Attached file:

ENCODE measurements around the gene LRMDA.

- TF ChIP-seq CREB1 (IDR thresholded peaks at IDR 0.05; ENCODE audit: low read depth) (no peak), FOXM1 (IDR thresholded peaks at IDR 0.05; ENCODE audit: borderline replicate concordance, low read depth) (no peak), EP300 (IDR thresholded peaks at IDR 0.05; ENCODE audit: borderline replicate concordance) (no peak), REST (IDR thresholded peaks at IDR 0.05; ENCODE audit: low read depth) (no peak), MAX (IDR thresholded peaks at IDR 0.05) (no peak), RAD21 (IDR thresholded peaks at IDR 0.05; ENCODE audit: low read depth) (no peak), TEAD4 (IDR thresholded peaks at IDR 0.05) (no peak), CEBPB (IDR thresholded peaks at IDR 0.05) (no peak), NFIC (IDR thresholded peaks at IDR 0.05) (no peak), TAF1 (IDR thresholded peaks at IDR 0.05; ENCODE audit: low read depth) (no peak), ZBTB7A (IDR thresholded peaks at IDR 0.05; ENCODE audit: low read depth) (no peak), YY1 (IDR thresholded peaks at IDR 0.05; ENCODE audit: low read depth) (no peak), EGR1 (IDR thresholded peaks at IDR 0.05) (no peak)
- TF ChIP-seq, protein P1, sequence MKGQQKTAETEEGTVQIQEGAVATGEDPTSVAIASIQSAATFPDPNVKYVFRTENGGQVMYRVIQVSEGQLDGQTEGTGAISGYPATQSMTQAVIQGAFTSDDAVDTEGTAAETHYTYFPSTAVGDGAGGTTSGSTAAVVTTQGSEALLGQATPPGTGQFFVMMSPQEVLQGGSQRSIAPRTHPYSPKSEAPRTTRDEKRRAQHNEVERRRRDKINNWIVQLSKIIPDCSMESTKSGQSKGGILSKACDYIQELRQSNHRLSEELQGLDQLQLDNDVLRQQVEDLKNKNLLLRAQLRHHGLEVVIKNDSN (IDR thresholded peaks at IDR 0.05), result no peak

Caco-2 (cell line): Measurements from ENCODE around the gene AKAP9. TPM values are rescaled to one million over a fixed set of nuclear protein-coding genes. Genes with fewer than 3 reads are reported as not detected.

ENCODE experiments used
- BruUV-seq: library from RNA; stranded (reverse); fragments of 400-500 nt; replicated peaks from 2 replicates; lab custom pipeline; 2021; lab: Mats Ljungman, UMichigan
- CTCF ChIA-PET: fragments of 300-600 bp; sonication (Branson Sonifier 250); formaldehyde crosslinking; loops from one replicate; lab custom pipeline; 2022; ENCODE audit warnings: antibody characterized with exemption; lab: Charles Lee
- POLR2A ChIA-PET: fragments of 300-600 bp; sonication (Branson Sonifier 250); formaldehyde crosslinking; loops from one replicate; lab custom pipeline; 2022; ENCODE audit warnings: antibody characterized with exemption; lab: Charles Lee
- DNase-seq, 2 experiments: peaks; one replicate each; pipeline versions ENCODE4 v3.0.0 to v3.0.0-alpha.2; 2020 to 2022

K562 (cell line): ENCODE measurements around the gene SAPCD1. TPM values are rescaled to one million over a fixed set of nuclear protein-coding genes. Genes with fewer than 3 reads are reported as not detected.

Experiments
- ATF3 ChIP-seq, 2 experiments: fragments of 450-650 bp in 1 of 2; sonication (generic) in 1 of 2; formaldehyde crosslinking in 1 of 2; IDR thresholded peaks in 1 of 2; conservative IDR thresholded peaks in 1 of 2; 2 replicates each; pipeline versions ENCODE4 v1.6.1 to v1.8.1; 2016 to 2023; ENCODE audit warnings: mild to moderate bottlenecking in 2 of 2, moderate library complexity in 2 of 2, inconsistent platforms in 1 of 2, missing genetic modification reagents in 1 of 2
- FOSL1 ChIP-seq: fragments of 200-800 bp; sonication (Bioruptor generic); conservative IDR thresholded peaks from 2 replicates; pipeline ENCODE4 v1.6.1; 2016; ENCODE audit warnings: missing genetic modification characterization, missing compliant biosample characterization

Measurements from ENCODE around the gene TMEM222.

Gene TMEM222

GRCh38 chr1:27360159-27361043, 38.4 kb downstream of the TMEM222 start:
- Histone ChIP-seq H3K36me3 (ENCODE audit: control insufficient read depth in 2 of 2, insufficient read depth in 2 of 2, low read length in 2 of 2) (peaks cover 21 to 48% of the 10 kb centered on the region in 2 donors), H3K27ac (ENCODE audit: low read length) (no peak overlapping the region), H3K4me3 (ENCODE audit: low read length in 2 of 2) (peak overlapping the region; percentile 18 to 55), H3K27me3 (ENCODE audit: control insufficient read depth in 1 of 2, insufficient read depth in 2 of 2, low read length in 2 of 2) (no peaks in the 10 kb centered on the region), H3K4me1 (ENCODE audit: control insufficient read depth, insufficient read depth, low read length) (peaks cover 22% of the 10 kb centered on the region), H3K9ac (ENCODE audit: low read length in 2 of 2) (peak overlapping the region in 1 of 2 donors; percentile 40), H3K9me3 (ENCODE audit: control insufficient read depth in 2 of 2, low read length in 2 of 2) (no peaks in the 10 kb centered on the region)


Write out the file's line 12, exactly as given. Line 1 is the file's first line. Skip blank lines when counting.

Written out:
- ATF3 ChIP-seq, 2 experiments: fragments of 450-650 bp in 1 of 2; sonication (generic) in 1 of 2; formaldehyde crosslinking in 1 of 2; IDR thresholded peaks in 1 of 2; conservative IDR thresholded peaks in 1 of 2; 2 replicates each; pipeline versions ENCODE4 v1.6.1 to v1.8.1; 2016 to 2023; ENCODE audit warnings: mild to moderate bottlenecking in 2 of 2, moderate library complexity in 2 of 2, inconsistent platforms in 1 of 2, missing genetic modification reagents in 1 of 2